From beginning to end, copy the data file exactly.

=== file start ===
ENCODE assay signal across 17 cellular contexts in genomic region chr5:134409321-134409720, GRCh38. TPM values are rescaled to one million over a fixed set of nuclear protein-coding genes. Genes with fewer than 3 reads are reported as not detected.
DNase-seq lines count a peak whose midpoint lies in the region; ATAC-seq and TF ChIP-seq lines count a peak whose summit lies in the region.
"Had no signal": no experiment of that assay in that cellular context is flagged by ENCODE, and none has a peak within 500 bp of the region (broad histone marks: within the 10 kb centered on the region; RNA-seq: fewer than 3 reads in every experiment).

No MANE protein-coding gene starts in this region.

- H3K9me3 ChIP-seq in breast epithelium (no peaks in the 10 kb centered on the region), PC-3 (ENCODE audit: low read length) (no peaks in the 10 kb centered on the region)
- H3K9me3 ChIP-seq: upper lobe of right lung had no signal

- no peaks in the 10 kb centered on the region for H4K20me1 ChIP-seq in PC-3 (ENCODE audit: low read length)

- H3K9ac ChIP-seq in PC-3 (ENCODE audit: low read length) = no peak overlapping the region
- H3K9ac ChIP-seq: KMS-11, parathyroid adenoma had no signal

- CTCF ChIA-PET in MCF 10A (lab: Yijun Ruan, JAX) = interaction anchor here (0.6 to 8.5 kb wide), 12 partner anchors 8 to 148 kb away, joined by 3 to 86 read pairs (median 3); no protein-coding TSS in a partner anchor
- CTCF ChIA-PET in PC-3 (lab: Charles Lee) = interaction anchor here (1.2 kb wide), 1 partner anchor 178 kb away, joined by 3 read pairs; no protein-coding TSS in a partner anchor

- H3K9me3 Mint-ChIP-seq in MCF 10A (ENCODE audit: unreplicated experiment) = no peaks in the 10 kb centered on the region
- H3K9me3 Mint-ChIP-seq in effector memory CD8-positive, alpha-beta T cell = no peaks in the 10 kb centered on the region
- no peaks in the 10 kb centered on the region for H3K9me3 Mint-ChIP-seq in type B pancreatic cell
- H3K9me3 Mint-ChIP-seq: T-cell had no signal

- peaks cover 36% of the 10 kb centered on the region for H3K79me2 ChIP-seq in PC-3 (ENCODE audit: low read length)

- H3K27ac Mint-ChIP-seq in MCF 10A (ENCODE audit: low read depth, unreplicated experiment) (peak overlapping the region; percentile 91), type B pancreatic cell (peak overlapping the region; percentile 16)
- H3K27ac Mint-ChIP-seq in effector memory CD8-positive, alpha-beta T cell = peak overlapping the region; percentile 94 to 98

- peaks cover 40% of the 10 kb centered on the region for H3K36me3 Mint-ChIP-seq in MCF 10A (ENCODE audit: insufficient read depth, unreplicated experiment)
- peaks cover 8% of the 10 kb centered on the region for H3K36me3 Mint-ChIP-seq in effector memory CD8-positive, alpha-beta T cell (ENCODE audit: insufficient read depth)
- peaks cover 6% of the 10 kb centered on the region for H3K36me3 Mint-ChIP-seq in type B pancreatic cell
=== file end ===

ENCODE assay signal across 17 cellular contexts in genomic region chr5:134409321-134409720, GRCh38. TPM values are rescaled to one million over a fixed set of nuclear protein-coding genes. Genes with fewer than 3 reads are reported as not detected.
DNase-seq lines count a peak whose midpoint lies in the region; ATAC-seq and TF ChIP-seq lines count a peak whose summit lies in the region.
"Had no signal": no experiment of that assay in that cellular context is flagged by ENCODE, and none has a peak within 500 bp of the region (broad histone marks: within the 10 kb centered on the region; RNA-seq: fewer than 3 reads in every experiment).

No MANE protein-coding gene starts in this region.

- H3K9me3 ChIP-seq in breast epithelium (no peaks in the 10 kb centered on the region), PC-3 (ENCODE audit: low read length) (no peaks in the 10 kb centered on the region)
- H3K9me3 ChIP-seq: upper lobe of right lung had no signal

- no peaks in the 10 kb centered on the region for H4K20me1 ChIP-seq in PC-3 (ENCODE audit: low read length)

- H3K9ac ChIP-seq in PC-3 (ENCODE audit: low read length) = no peak overlapping the region
- H3K9ac ChIP-seq: KMS-11, parathyroid adenoma had no signal

- CTCF ChIA-PET in MCF 10A (lab: Yijun Ruan, JAX) = interaction anchor here (0.6 to 8.5 kb wide), 12 partner anchors 8 to 148 kb away, joined by 3 to 86 read pairs (median 3); no protein-coding TSS in a partner anchor
- CTCF ChIA-PET in PC-3 (lab: Charles Lee) = interaction anchor here (1.2 kb wide), 1 partner anchor 178 kb away, joined by 3 read pairs; no protein-coding TSS in a partner anchor

- H3K9me3 Mint-ChIP-seq in MCF 10A (ENCODE audit: unreplicated experiment) = no peaks in the 10 kb centered on the region
- H3K9me3 Mint-ChIP-seq in effector memory CD8-positive, alpha-beta T cell = no peaks in the 10 kb centered on the region
- no peaks in the 10 kb centered on the region for H3K9me3 Mint-ChIP-seq in type B pancreatic cell
- H3K9me3 Mint-ChIP-seq: T-cell had no signal

- peaks cover 36% of the 10 kb centered on the region for H3K79me2 ChIP-seq in PC-3 (ENCODE audit: low read length)

- H3K27ac Mint-ChIP-seq in MCF 10A (ENCODE audit: low read depth, unreplicated experiment) (peak overlapping the region; percentile 91), type B pancreatic cell (peak overlapping the region; percentile 16)
- H3K27ac Mint-ChIP-seq in effector memory CD8-positive, alpha-beta T cell = peak overlapping the region; percentile 94 to 98

- peaks cover 40% of the 10 kb centered on the region for H3K36me3 Mint-ChIP-seq in MCF 10A (ENCODE audit: insufficient read depth, unreplicated experiment)
- peaks cover 8% of the 10 kb centered on the region for H3K36me3 Mint-ChIP-seq in effector memory CD8-positive, alpha-beta T cell (ENCODE audit: insufficient read depth)
- peaks cover 6% of the 10 kb centered on the region for H3K36me3 Mint-ChIP-seq in type B pancreatic cell